President-elect Barack Obama’s economic team is urgently overhauling the $700 billion financial rescue package to broaden its scope beyond Wall Street, The Washington Post reported on Friday.
Treasury Secretary nominee Timothy Geithner and other senior economic advisers are working to expand the program’s aid to municipalities, small businesses, homeowners and other consumers, the newspaper reported, citing sources familiar with the discussions.
The team is also planning to have the government take more stakes in financial companies, but those receiving federal aid would have to submit to greater restrictions on executive compensation than were imposed by the Bush administration.
So far, the Treasury has access to only half of the $700 billion fund Congress approved in October, and Democrats on Capitol Hill are preparing legislation that would set conditions on the release of the remainder.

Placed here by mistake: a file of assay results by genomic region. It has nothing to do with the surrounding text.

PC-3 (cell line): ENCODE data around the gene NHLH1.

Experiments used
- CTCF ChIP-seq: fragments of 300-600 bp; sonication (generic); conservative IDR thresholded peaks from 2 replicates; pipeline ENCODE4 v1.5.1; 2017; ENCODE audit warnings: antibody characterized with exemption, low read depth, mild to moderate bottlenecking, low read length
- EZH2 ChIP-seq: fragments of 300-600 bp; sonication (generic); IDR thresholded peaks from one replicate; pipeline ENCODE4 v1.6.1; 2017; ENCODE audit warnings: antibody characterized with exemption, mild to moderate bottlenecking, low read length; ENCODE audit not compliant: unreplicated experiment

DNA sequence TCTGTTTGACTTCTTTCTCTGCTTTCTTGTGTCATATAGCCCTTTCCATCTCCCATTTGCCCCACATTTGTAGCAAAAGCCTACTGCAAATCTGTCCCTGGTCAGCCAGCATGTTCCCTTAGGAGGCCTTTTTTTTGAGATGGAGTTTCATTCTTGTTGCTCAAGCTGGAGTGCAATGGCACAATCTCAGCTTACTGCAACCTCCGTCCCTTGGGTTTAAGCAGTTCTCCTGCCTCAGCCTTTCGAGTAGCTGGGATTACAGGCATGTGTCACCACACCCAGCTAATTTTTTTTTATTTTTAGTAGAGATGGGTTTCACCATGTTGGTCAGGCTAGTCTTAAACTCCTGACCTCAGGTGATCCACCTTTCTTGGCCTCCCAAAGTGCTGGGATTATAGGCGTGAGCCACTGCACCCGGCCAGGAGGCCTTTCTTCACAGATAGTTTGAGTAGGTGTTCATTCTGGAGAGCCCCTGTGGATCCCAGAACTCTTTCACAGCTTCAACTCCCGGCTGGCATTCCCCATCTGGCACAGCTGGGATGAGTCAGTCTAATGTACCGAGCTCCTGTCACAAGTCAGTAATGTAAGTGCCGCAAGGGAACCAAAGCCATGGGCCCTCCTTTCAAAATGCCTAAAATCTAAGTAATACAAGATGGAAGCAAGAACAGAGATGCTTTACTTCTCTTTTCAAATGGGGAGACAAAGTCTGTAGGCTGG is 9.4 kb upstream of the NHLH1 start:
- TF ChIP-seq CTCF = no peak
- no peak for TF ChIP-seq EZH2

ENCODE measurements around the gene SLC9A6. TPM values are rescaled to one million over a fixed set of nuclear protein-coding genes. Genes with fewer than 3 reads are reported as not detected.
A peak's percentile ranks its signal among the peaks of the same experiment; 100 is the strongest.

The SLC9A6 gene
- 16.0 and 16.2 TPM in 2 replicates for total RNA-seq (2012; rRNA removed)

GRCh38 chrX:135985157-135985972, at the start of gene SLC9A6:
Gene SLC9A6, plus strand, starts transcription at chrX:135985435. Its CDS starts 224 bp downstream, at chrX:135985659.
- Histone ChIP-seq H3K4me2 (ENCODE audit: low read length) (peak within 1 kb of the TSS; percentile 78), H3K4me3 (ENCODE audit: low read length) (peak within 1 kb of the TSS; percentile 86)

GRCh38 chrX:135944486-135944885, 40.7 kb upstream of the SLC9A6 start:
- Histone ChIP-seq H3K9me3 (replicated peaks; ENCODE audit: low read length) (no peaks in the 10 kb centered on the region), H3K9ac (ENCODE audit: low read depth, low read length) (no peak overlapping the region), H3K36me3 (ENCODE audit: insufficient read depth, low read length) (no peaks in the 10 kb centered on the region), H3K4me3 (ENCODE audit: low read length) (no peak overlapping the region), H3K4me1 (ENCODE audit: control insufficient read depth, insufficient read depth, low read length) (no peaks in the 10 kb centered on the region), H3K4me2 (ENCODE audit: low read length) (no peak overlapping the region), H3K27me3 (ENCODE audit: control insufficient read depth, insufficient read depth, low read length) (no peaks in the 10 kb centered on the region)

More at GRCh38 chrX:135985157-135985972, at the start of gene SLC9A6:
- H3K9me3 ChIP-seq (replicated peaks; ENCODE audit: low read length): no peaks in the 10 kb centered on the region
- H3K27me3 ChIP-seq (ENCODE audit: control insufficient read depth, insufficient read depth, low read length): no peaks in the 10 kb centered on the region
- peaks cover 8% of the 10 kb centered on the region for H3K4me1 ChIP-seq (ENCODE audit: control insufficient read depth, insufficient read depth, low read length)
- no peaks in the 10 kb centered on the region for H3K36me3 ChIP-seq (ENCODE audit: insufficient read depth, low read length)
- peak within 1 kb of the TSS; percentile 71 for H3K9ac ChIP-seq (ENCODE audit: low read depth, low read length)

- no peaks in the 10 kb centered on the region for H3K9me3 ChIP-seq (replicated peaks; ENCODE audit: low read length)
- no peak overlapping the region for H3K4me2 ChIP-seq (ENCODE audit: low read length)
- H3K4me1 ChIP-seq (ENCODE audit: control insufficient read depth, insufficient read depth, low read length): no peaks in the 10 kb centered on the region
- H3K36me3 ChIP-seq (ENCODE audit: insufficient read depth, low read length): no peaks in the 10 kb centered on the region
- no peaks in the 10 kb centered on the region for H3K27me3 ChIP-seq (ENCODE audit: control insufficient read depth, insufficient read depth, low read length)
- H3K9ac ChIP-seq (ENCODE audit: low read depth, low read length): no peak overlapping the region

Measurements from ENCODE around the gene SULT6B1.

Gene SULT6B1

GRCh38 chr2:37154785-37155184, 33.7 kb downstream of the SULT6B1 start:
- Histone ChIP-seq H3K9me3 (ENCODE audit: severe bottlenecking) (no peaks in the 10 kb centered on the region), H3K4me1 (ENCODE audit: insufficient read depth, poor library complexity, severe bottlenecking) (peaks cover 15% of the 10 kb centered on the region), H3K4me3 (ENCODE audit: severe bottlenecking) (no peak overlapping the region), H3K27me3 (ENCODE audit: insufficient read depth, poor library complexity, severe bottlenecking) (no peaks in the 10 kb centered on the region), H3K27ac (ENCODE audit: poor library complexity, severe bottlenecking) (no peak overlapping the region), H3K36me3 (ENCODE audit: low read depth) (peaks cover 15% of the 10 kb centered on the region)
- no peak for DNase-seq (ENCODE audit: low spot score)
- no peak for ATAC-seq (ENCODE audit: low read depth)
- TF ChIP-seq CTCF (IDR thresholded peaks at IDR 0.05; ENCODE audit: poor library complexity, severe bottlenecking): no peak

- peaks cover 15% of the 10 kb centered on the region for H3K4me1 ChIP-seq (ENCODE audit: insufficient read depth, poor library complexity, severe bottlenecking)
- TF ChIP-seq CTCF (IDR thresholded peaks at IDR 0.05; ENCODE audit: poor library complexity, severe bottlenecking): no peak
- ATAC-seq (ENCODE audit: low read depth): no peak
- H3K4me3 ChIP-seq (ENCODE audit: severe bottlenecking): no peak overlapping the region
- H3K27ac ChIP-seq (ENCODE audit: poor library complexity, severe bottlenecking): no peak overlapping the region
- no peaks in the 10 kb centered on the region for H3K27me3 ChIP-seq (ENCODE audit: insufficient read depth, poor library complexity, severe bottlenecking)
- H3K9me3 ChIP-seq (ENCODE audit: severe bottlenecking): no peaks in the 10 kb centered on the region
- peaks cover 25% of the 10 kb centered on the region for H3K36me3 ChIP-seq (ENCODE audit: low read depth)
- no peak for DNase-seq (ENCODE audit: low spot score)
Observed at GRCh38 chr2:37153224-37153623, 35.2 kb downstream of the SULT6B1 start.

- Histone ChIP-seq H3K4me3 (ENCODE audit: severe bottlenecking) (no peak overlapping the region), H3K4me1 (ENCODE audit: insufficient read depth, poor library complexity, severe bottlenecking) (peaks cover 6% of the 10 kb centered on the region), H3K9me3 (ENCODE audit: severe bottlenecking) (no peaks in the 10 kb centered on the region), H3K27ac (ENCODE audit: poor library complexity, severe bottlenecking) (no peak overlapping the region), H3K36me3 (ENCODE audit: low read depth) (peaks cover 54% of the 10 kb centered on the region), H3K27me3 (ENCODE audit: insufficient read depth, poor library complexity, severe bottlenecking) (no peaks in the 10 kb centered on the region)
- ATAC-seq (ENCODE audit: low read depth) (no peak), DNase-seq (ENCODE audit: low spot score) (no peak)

Confronted with intense skepticism by lawmakers, Geithner has little chance of winning congressional approval for the second half without retooling the program, the Post reported, citing sources it did not identify.
Departing Treasury Secretary Henry Paulson said on Wednesday that Obama, who takes office on January 20, will decide how to spend the remaining half of the bailout cash.
The Obama team has not decided when Congress should be asked for the balance of the rescue funds, the Post said.
Several lawmakers said they are still angry over the program because having used $350 billion, it was largely unsuccessful in unfreezing lending markets, the report said.
Much of the work by Obama’s team has focused on establishing principles that would clearly define the program’s course and the conditions of government aid to financial companies, The Washington Post said.
One source told the newspaper that details of the overhaul may be laid out before Geithner’s confirmation hearing, which is likely to be held late next week.